Judge denies reduced sentence for man who killed 4 family members in 1992 | Bismarck

A judge has suspended the life sentences of a man who pleaded guilty as a teenager to the shooting deaths of four family members in 1992, saying a law regarding sentence reductions came into effect after Michael Neugebauer’s sentence was final and cannot be applied retroactively.

South Central District Judge Bobbi Weiler, in a 22-page order filed Wednesday, also noted that the nature of Neugebauer’s offense “weighs heavily against a reduced sentence.”

Neugebauer was 15 when he shot dead his father, mother, sister and brother at the family home in the Menoken region east of Bismarck. He pleaded guilty to one count of murder in 1993, and in early 1994 pleaded guilty to the other three counts. He was sentenced to life in prison on each count.

Neugebauer filed a motion for reduced sentence in October 2020. A hearing date was set, but Weiler issued an order that month denying the motion and canceling the hearing. Neugebauer appealed to the state Supreme Court, arguing that the lower court erred in dismissing the motion without a hearing. The judges agreed with Neugebauer and a hearing was held last March.

People also read…

Weiler ruled Neugebauer’s sentences final 30 days after they were handed down in late 1993 and early 1994 because he did not appeal. The state law that deals with sentence reductions for juveniles convicted as adults only went into effect in August 2017 and cannot be applied retroactively, the judge said.

Steve Balaban, the attorney who represented Neugebauer at the March hearing, did not immediately respond to a request for comment.

Weiler in her order said Neugebauer’s motion “must be dismissed,” but she also addressed a number of other factors outlined in state law “if the Supreme Court disagrees with the tribunal”.

The nature of the offense was “extremely horrific and inconceivable”, the judge wrote, saying it weighed heavily against a reduced sentence. Neugebauer retrieved a ranged weapon, loaded it, brought extra ammunition and reloaded the weapon during the killings, the judge said.

“He shot each victim at least twice, including shooting his mother in the head at close range or by contact of the gun against her head,” Weiler wrote.

Certain factors – his character, his reaction to treatment and the fact that he is unlikely to reoffend – worked in Neugebauer’s favor, but were not outweighed by the harm caused, the planning of the acts and his continued blame on the criminal justice system, according to Weiller.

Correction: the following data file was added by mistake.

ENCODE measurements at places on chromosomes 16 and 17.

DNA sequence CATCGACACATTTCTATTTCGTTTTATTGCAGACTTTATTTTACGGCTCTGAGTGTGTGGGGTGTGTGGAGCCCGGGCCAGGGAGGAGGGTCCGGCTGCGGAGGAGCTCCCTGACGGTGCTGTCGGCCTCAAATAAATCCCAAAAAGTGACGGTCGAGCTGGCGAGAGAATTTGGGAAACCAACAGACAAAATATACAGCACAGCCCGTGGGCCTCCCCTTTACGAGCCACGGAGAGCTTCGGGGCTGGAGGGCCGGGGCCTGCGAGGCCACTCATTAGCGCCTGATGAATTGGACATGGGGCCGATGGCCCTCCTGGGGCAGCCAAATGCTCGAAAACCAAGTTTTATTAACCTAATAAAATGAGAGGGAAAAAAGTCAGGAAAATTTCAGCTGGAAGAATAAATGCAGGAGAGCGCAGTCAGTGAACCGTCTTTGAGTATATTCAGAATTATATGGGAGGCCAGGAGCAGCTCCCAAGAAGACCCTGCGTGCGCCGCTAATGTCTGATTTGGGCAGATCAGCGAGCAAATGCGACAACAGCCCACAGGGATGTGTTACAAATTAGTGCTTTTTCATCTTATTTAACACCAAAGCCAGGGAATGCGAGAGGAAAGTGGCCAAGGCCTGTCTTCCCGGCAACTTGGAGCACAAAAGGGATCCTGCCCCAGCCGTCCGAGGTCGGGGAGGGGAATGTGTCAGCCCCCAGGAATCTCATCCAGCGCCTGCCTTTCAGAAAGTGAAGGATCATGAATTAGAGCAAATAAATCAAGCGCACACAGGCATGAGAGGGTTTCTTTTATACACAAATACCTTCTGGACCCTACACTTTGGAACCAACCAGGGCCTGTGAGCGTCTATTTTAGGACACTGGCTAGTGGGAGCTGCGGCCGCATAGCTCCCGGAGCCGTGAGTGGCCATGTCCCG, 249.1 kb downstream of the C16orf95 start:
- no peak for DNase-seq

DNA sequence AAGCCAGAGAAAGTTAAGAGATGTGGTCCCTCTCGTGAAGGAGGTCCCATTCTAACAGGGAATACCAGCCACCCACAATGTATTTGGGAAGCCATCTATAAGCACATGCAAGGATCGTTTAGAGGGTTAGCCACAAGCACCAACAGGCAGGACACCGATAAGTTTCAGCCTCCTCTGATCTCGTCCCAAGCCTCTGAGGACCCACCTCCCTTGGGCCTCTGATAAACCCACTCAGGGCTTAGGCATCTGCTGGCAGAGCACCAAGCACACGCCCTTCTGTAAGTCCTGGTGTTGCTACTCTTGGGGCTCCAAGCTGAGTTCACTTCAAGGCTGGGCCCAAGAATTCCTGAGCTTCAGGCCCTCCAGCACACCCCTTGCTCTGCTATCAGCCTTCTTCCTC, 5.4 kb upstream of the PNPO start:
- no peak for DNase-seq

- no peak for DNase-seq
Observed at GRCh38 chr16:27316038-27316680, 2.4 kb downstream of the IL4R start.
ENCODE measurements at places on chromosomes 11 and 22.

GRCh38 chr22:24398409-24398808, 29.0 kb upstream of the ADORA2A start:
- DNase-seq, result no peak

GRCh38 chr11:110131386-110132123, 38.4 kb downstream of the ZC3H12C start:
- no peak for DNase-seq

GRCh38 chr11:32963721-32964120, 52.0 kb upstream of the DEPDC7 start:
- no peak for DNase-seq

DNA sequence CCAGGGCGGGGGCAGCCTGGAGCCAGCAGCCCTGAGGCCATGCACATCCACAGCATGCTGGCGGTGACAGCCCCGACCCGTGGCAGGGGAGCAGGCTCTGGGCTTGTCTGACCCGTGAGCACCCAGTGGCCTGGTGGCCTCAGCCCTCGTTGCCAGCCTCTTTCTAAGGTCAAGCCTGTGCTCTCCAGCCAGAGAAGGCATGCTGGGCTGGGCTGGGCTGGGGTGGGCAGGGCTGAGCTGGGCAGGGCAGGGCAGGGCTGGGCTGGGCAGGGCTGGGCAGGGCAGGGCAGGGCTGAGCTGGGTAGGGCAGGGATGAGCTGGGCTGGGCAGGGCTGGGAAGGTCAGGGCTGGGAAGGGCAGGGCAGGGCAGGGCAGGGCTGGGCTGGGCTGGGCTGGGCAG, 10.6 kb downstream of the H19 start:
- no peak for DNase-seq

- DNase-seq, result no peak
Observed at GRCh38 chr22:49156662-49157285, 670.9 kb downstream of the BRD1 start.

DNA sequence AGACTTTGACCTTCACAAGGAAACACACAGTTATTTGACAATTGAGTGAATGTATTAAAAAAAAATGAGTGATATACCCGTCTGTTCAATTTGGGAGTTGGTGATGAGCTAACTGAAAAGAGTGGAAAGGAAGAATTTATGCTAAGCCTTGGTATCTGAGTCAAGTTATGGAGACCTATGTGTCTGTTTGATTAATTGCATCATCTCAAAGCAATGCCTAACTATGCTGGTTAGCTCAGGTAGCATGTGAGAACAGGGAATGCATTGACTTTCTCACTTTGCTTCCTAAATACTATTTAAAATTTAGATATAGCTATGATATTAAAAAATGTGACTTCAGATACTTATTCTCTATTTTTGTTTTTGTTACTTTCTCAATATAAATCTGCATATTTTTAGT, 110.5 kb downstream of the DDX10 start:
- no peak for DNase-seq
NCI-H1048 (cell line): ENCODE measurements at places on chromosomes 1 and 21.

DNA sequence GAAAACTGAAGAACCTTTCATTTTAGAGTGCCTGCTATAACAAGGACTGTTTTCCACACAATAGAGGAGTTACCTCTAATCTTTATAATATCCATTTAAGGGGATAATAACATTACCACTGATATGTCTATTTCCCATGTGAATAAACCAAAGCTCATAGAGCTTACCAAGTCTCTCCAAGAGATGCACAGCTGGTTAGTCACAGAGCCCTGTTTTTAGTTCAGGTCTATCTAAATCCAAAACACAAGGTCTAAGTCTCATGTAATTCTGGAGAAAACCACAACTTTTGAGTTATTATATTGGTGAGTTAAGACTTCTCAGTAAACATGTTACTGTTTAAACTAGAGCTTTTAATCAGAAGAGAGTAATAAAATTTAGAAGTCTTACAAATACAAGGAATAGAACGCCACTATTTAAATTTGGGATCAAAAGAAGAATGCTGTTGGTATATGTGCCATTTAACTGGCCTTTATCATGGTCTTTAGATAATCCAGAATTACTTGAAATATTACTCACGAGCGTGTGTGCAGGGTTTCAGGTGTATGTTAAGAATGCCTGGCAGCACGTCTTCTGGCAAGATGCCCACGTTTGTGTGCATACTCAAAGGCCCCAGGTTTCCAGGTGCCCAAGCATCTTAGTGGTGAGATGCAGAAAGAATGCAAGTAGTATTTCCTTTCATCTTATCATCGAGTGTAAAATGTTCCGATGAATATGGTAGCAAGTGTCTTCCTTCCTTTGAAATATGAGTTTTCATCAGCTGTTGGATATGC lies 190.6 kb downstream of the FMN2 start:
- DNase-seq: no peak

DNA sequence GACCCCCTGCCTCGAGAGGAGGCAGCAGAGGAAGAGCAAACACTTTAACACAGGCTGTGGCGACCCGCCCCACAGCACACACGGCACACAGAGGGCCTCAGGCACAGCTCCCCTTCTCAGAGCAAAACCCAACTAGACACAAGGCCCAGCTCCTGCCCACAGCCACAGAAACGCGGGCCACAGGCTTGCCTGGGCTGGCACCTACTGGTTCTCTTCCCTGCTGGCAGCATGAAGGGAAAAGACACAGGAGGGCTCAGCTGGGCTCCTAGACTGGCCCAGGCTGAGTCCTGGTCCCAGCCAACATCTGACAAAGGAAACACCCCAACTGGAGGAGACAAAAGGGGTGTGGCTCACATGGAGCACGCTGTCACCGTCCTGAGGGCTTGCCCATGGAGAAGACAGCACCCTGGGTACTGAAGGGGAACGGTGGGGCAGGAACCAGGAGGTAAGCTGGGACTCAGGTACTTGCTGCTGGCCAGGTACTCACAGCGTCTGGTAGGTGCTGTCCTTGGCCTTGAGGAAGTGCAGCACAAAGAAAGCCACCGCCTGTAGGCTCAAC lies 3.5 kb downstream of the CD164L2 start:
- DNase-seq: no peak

“He admits to having committed the murders, but states that it would not have happened if the police and others had stopped his father from abusing him,” she wrote. “Neugebauer cannot be fully rehabilitated until he admits and takes responsibility for the entire crime and his actions.”

Background to the case

At the March hearing, Neugebauer said he endured years of abuse from his father and sister. On the day of the murders, he obtained a gun from his grandmother’s house, which was in the same farmyard.

He loaded it up and went back to get some personal effects in his room. His mother tried to stop him, and once he was inside, the family members wouldn’t let him out. His dad saw the gun and said he was going to get one too.

“I just wanted to get out. I couldn’t get out,” Neugebauer said. “He turned around and I fired.”

After shooting his father, “everything was like looking down a tunnel, instantly,” Neugebauer said.

His sister appeared and he shot her “almost by reflex”. His mother grabbed him and the shot went off. He chased his mother outside and shot her, then came back into the house. He reloaded the gun and shot his brother twice.

He tried to help his brother in vain. He moved his mother’s body from the front yard, then drove west. He spent the night by the river, picked up his girlfriend the next morning and left for Florida, he testified.

None of this was planned, he says.

” I wanted to leave. Full stop,” he testified.

Law enforcement caught up with Neugebauer in Florida a few weeks later.

Nuegebauer in five years can again ask the court for a reduced sentence. If that’s denied, he can make a final petition five years later, according to Weiler’s document.

Contact Travis Svihovec at 701-250-8260 or [email protected]

Comments are closed.